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A Song Contest Becomes a Hot Spot in Feud Between Countries

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  • A Song Contest Becomes a Hot Spot in Feud Between Countries

    New York Times
    Aug 30 2009

    A Song Contest Becomes a Hot Spot in Feud Between Countries

    Published: August 30, 2009

    The simmering conflict between Armenia and Azerbaijan has entered a
    new theater: the Eurovision Song Contest.

    The talent show, in which television audiences help select a winner
    from among dozens of European national champions, is supposed to be
    apolitical. Voters are barred from supporting their country's
    representatives in the competition, which is organized by the European
    Broadcasting Union, a group of public television companies.

    But some Azerbaijanis who took impartiality to impressive lengths,
    voting for the Armenian entry in the 2009 final in May, reportedly
    were called in to the Azerbaijani National Security Ministry.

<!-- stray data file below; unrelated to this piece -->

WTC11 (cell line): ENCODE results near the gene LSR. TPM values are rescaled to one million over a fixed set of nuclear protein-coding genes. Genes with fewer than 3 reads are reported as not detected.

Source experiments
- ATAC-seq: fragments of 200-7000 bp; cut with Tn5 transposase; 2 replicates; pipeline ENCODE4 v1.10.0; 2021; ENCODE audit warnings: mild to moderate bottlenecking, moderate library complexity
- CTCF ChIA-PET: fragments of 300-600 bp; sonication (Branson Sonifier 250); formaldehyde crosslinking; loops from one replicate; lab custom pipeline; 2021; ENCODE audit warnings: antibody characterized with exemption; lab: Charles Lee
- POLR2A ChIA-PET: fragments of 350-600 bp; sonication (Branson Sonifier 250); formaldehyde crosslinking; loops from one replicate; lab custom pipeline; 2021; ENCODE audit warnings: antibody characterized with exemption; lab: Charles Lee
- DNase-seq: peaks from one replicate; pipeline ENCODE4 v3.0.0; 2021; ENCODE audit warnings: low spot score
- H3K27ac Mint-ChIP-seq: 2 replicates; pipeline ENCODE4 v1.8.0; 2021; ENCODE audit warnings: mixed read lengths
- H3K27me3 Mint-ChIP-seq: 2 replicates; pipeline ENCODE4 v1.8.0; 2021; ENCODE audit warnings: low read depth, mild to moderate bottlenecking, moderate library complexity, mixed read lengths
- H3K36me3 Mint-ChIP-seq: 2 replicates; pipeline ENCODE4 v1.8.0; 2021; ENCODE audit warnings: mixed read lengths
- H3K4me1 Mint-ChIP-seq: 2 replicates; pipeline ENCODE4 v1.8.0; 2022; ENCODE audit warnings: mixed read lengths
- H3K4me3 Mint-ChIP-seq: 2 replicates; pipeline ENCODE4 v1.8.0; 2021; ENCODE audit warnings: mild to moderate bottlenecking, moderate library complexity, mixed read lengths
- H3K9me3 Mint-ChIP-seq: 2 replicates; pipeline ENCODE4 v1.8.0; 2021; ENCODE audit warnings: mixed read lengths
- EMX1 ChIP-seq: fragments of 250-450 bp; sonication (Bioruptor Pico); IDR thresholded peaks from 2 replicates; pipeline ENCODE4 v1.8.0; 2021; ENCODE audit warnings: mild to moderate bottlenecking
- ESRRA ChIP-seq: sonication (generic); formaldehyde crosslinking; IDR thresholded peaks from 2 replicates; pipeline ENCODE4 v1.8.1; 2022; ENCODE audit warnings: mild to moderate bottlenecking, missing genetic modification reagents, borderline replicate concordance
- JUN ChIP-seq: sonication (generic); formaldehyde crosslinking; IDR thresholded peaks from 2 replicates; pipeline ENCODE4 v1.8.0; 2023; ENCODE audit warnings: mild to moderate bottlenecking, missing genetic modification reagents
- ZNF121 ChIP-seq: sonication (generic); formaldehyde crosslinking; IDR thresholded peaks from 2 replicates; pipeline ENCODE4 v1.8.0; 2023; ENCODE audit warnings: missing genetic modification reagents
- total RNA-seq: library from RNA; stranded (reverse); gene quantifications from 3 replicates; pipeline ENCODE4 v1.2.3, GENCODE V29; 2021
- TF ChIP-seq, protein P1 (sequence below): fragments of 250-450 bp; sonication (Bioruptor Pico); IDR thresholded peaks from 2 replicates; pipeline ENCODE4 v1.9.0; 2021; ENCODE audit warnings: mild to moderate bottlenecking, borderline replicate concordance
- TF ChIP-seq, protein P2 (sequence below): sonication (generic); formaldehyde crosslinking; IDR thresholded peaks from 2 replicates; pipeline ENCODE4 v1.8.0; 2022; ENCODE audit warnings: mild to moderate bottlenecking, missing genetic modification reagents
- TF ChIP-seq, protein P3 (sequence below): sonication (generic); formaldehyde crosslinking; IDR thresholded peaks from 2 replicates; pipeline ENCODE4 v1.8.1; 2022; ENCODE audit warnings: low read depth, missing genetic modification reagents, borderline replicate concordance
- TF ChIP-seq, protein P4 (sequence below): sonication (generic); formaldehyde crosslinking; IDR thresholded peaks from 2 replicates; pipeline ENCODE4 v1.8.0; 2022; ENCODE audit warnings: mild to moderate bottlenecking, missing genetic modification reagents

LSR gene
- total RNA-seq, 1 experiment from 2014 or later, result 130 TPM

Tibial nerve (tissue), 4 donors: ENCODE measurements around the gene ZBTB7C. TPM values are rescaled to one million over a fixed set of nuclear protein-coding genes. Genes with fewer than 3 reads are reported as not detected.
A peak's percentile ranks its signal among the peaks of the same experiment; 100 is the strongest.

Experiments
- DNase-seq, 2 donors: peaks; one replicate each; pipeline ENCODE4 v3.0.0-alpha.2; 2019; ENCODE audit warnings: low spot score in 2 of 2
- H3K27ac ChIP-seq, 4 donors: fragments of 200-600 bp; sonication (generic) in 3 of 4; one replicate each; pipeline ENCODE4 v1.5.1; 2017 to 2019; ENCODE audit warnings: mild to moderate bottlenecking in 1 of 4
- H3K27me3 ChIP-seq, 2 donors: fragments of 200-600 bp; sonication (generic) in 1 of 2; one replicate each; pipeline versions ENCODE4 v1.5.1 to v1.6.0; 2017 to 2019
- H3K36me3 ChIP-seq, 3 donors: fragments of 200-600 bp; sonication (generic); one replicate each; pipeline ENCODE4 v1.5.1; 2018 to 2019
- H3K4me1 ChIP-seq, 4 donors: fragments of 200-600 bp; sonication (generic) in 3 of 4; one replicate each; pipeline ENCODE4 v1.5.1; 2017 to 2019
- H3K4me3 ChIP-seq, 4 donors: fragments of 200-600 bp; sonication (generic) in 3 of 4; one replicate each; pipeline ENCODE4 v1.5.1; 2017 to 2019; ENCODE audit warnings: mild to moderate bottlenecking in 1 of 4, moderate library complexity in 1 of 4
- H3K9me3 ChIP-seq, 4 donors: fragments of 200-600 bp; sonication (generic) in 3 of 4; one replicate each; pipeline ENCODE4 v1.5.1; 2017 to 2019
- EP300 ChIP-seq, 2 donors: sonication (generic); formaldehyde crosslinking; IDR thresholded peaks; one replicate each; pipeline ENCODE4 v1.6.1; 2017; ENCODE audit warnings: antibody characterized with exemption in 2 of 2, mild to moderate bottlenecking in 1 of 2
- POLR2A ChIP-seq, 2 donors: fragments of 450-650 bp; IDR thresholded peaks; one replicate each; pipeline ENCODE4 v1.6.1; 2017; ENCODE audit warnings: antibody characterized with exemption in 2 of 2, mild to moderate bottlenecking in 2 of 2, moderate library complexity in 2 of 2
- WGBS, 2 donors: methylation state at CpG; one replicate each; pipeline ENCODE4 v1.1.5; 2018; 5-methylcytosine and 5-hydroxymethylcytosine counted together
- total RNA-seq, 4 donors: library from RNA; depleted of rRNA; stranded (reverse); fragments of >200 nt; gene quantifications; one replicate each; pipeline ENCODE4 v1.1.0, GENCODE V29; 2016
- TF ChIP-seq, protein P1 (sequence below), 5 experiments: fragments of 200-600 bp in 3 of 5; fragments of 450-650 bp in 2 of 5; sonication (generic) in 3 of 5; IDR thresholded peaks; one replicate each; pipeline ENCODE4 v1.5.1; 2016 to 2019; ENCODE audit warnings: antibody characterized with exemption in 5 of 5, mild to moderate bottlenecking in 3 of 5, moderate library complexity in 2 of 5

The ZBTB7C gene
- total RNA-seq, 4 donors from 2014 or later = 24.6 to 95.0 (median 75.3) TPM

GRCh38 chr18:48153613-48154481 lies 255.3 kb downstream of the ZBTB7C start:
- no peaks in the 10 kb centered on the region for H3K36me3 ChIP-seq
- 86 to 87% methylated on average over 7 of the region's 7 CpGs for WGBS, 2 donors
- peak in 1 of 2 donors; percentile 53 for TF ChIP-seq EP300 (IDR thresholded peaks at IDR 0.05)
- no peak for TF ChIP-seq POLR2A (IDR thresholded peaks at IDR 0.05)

`They were trying to put psychological pressure on me, saying things
    like, `You have no sense of ethnic pride; how come you voted for
    Armenia?'' one of them, Rovshan Nasirli, told Radio Free Europe. `They
    made me write out an explanation, and then they let me go.'

    Previously, the Armenians had raised tensions by slipping images of a
    memorial in Nagorno-Karabakh, the enclave at the center of the dispute
    between the countries, into the video presentation that introduced
    their representative in a preliminary round.

    Ictimai, the Azerbaijani public television company, said last week
    that it had been assured that `no one was invited to or interrogated
    at the Ministry of National Security with regard to the 2009
    Eurovision Song Contest.'

    `Therefore, all reports on this issue in the media are groundless and
    continuing them does not follow any logic,' Ictimai said in a

    But the European Broadcasting Union said Friday that it would examine
    the matter further at a meeting in September in Oslo. `Any breach of
    privacy regarding voting, or interrogation of individuals, is totally
    unacceptable,' Jean Réveillon, director general of the
    broadcasting union, said in a statement. /television/31iht-eurovision.html?hpw